GNOME 3.8 brings polish and new Classic Mode
With GNOME 3.8, the developers of the GNOME Project have released the latest version of their open source desktop environment for Linux and Unix systems. The release brings a number of major new features, such as the new Clocks application, enhanced search functionality, new privacy settings and a number of design changes throughout the desktop environment. The redesign of the Activities and Applications interface is supposed to make finding the right application easier and the Settings application has gained four new configuration panels.
GNOME's file manager, its web browser and the Contacts and Documents applications have also seen some work. GNOME 3.8, the first major version of the desktop since GNOME 3.6 was released in September 2012, also drops the Fallback Mode for systems without hardware accelerated graphics and introduces a new Classic Mode instead; where hardware accelerated graphics are not available, GNOME now uses llvmpipe.
The new Clocks core application allows users to set up clocks to track the time in different timezones and presents them in a visually pleasing way that shows at a glance if it is night or day in that particular region. Users can also set a number of alarms that will alert them with an audible signal and a notification and they can also use stop watch and timer functions. The new privacy settings allow users to hide their name from the upper menu bar, to disable the collection of usage and history data desktop-wide and to delete items in the trash and temporary files. This allows them to control how much data GNOME collects on them and displays on screen. Other panels in the Settings application let users customise which applications can use GNOME's notification system and which provide data to the desktop-wide search bar in the Activities screen.
GNOME 3.8 brings polish to a number of different parts of the desktop. The Activities screen now shows the user's most frequently used applications and allows them to group applications into folders through a drag-and-drop interface that will be familiar to those who use Android or iOS devices. Bigger icons and previews and more generous spacing make both the Activities and Applications screens seem less cluttered. Aside from offering results for applications themselves, the search bar at the top of the Activities view now shows results from within applications as well as contacts, files and documents. Improved animation rendering makes transitions and other animations such as window resizing a smoother experience. In a concession to users who had missed the feature in the last release, GNOME's file manager Nautilus has regained the ability to show multiple levels of directories in a tree view.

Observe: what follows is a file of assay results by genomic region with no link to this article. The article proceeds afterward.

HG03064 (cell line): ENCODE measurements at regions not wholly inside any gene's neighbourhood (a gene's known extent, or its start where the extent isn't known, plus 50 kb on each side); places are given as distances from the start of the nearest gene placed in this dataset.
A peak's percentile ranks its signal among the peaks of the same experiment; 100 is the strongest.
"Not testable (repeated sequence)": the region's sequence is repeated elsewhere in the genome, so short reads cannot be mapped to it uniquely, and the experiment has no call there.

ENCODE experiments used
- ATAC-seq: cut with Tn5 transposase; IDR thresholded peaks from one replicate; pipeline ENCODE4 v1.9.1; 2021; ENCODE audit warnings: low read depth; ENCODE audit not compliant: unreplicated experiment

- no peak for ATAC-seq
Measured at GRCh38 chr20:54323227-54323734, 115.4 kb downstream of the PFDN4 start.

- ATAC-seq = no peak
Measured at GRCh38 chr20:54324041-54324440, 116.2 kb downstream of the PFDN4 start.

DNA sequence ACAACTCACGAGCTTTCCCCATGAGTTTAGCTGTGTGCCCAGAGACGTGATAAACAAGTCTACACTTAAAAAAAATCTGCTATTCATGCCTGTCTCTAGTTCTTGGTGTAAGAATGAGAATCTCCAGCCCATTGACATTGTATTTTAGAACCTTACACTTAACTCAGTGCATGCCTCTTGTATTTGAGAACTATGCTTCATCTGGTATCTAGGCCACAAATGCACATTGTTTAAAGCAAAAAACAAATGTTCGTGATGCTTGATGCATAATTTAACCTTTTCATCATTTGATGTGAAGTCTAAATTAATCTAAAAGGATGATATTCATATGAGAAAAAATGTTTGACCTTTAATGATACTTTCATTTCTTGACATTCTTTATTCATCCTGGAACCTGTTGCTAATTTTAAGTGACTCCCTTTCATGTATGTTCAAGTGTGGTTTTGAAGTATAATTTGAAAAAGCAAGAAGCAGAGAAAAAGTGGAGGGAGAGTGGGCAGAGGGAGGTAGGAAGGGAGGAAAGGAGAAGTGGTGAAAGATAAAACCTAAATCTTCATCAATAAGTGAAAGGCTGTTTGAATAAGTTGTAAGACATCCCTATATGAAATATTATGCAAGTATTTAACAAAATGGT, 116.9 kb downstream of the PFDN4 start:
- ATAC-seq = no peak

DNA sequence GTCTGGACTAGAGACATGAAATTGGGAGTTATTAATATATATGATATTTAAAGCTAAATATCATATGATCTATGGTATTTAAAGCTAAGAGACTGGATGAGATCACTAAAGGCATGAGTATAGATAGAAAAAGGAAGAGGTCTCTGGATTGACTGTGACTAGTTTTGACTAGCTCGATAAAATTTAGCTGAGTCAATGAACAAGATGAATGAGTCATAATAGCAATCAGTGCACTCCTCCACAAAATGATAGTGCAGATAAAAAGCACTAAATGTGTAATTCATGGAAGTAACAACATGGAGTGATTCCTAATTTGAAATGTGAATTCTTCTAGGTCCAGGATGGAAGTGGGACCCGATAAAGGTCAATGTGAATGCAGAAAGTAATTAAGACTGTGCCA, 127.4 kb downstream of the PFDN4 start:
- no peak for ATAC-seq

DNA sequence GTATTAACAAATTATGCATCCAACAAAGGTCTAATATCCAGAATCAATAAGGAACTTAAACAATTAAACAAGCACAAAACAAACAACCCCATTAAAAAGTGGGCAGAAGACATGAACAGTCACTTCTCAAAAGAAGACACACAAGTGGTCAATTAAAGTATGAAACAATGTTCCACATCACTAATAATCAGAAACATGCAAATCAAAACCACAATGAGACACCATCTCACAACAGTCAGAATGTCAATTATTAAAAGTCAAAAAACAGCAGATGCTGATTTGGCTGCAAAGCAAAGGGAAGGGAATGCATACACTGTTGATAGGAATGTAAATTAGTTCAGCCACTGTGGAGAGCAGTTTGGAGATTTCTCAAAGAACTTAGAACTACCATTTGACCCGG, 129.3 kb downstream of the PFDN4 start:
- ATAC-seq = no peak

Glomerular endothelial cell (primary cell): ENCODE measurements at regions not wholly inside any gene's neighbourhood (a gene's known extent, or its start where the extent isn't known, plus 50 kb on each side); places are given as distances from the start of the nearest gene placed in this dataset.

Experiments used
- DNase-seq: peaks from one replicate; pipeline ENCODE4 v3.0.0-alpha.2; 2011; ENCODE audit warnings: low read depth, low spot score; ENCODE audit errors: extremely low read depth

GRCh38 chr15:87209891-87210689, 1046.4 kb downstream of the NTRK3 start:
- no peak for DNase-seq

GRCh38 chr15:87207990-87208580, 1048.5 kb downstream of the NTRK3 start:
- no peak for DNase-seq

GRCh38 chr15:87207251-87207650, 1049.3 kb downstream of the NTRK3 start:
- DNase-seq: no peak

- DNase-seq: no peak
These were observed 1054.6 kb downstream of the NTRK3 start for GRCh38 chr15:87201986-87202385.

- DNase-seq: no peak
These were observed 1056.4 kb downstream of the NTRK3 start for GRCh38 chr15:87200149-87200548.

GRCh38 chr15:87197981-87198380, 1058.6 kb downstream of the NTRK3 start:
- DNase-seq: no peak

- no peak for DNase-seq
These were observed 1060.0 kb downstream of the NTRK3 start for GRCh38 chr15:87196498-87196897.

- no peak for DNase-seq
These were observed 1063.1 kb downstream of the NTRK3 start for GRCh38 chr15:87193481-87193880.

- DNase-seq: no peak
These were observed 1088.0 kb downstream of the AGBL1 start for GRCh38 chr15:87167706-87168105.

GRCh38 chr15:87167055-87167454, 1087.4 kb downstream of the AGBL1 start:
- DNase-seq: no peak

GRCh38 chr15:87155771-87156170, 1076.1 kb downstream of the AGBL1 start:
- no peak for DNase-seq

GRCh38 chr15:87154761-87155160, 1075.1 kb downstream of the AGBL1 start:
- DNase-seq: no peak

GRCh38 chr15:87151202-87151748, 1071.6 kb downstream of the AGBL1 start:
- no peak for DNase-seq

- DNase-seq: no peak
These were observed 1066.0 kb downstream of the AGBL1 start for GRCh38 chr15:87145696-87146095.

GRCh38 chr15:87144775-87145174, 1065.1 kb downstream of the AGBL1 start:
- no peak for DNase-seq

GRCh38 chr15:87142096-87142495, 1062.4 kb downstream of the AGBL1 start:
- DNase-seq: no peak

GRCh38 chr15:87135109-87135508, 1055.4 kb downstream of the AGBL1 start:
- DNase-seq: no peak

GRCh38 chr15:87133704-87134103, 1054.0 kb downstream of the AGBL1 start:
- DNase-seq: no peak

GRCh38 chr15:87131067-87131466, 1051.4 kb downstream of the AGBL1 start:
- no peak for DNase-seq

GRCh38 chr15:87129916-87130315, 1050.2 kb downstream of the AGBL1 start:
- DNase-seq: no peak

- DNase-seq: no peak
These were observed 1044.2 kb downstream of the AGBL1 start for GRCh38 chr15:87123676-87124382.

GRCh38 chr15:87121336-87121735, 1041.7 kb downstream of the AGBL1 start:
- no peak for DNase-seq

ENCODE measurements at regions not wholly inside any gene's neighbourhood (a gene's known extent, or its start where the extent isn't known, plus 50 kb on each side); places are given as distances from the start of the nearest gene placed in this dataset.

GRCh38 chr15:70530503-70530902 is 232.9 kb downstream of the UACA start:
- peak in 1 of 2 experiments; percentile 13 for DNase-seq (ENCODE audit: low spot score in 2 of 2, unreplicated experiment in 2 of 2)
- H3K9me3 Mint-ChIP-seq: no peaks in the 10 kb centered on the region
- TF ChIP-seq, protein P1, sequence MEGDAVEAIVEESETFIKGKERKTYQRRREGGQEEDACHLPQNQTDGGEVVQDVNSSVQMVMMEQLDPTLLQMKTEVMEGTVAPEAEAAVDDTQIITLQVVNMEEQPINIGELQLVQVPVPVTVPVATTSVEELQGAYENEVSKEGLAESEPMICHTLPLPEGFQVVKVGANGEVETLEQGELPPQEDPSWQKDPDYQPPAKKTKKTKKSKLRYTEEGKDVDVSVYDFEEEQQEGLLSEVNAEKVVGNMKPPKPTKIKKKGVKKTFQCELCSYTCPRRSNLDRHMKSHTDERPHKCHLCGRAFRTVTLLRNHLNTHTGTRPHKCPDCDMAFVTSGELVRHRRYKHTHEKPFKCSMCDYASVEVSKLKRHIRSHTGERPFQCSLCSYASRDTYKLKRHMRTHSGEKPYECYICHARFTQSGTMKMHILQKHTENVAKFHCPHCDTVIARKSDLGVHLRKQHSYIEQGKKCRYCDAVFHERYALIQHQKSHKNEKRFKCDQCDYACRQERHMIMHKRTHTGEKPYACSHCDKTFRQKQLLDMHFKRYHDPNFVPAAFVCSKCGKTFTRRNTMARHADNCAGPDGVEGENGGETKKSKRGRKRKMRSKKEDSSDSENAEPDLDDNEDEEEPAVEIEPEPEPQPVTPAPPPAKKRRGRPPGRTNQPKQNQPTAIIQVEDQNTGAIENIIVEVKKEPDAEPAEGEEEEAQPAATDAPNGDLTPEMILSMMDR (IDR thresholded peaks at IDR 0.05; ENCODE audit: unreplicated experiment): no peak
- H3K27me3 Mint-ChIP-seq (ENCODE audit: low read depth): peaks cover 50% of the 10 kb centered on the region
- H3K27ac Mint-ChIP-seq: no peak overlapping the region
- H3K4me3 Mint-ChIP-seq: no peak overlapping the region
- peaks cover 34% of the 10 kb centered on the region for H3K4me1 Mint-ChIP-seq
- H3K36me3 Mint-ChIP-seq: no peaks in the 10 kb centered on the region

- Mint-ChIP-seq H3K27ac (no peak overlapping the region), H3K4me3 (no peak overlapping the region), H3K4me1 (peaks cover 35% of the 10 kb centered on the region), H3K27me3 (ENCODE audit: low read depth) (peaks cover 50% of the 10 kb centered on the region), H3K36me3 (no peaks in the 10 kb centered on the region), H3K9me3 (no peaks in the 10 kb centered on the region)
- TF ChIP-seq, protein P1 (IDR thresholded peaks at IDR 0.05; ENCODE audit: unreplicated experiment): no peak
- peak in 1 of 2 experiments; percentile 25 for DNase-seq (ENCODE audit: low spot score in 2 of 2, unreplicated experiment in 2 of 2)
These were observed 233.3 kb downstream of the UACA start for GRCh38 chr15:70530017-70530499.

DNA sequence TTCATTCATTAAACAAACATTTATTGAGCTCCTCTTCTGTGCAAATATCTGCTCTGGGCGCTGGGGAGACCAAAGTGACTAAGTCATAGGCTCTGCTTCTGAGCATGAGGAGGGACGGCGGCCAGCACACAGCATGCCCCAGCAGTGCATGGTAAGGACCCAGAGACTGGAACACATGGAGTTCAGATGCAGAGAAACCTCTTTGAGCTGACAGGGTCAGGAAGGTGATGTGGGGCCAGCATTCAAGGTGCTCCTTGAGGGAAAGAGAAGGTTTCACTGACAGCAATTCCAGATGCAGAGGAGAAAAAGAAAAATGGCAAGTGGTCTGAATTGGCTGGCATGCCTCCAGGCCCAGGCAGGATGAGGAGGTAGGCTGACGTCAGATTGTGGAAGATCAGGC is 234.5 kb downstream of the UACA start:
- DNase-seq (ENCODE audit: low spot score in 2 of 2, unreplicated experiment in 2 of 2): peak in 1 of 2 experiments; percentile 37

The web browser in GNOME 3.8, now simply named "Web", has also been redesigned and uses the multi-process WebKit2 API layer under the hood; this, according to its developers, will improve performance and stability. With WebKit2, plugins run in their own processes which means a crash will not impact the browser itself. The isolation of process also helps security, something that Google's Chrome browser and Firefox have demonstrated in the past. The developers have also been able to use the new architecture to get Adobe's Flash plugin working out of the box again; Flash was broken in the browser since it migrated to GTK+ 3.
GNOME's Fallback Mode has been replaced with a new Classic Mode which is, like its predecessor, available from the desktop's login screen. Classic Mode presents users with a desktop environment that is more akin to GNOME 2. It uses GNOME Shell and implements this interface look by using a number of extensions from the GNOME Extensions web site. Like GNOME 3's standard interface, it uses hardware accelerated graphics, or, if those are not available on the system, the llvmpipe technology, to render its graphics with the CPU.
A detailed explanation of all the new features in GNOME 3.8 is available from the release notes and its source code is available from the GNOME Project Git servers. The developers recommend users to install official packages from their distribution's repositories when they become available.